When it came to throwing kids out who were nothing but trouble, Los Padrinos was a great place. One probation officer was so supportive, he refused to discuss with me what I could and could not do.
"You run your class. You do not have to tell me anything!" He told me nonchalantly, then moved back into his office.
At first, I was a little stunned, even chided a bit. Then I realized the intense freedom which this man had given me. I did not have to worry about a "body count" or a limit of students that I could throw out of the room.
Ironically, this carte blanche invitation to run the class as I saw fit helped me to relax, not take things so seriously. I knew that no kid could get away with anything, because now I had the nuclear option.
When students started running in, I told, no. . . ordered them to go back outside and come in quietly. Right away I set the tone. The first two students would file in and find a seat, the next two or three I would have a seat wherever I wanted after that.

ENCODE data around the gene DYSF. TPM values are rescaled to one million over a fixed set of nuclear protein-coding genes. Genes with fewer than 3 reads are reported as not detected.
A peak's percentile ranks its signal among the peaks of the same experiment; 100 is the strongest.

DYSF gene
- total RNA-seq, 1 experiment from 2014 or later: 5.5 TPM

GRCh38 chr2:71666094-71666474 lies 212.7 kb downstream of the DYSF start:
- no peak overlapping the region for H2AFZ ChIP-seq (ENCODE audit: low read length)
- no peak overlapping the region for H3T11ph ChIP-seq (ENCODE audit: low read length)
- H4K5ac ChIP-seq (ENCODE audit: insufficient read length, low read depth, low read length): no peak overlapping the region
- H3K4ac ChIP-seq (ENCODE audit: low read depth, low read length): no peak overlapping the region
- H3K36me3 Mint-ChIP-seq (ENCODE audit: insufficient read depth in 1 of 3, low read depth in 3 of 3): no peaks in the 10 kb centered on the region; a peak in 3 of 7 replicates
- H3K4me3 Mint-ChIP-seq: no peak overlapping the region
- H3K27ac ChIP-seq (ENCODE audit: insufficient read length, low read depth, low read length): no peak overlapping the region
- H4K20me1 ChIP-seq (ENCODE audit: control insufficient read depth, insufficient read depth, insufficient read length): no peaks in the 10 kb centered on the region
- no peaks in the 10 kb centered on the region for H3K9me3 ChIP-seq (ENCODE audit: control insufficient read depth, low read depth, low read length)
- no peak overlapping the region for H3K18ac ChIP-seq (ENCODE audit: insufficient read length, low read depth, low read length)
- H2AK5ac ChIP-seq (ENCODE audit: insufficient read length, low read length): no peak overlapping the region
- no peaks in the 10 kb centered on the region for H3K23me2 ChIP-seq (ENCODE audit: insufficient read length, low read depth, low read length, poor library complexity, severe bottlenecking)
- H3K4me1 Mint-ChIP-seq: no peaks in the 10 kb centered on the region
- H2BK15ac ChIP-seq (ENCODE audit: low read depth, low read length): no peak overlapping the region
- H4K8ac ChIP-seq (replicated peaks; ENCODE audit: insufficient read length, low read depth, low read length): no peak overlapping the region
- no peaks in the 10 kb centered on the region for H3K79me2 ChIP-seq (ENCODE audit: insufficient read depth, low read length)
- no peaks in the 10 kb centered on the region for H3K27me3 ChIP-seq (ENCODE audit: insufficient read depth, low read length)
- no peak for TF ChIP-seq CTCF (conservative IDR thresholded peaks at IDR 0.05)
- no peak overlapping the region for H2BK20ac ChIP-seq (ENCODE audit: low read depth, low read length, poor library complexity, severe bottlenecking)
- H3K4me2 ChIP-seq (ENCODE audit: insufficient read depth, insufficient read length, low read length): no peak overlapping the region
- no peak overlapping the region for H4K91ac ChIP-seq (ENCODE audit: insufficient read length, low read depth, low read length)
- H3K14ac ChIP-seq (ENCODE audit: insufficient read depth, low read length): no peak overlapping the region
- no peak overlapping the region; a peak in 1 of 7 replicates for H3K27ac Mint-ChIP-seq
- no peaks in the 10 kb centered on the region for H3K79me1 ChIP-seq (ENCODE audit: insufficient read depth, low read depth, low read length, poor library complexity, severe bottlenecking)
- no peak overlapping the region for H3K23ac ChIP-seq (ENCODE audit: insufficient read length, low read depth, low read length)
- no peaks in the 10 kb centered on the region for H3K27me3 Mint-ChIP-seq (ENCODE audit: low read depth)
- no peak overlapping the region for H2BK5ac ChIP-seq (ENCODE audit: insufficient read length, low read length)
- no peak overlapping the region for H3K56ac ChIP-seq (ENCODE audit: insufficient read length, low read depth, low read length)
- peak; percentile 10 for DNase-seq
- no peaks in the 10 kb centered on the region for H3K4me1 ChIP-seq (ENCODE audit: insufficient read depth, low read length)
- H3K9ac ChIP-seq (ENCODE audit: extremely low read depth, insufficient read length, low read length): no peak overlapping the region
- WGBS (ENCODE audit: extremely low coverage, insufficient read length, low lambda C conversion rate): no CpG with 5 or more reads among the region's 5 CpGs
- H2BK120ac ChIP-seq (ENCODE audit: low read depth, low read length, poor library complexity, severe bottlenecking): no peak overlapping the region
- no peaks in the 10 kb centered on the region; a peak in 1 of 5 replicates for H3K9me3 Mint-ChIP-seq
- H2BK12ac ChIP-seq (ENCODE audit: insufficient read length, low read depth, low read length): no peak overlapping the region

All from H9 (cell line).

I was ready for anything, because I knew that no matter what happened, I would win, and therefore the students would win, too. When two students pretended to be each other, switching names on me, I told them plainly that they better get along or they will be going out. One of them backed off immediately, gave me full attention and respect from that point on.
Then another kid, invariably, attacked me. "Hey, Dr. Phil!" he shouted at me. He wanted a dust-up with the substitute, but I was not afraid to meet the challenge. "You will not talk to me like that. My name is Mr. Schaper . . ." but this kid was not interested in playing by the rules -- not that many, but even then students want to start something. Two more times this kid -- goofy glasses, acting up, trying to start something with me -- and I sent him out, just like that. The rest of the class, all ten of them, sat quietly and finished their work.
The class next door was having major problems. The older teacher would yell at students who refused to listen "Get out! Get out!" Drama would start up, and right away the probation officer who had counseled me so simply would come by and calm everyone else down, then escorted out the one or two trouble-makers who were setting off the other students. Then he stopped by, leaned in playful, and chimed in my room, "And everything's OK, here, right?" "Yes, sir!" the other students responded nice and calm.
The teacher really does make or break the climate of the room. He needs all the support that he can get, no question about it. The more the support, the more that he has carte blanche to do and say and throw out if need be, the better for everyone, even the student who gets sent out for the day!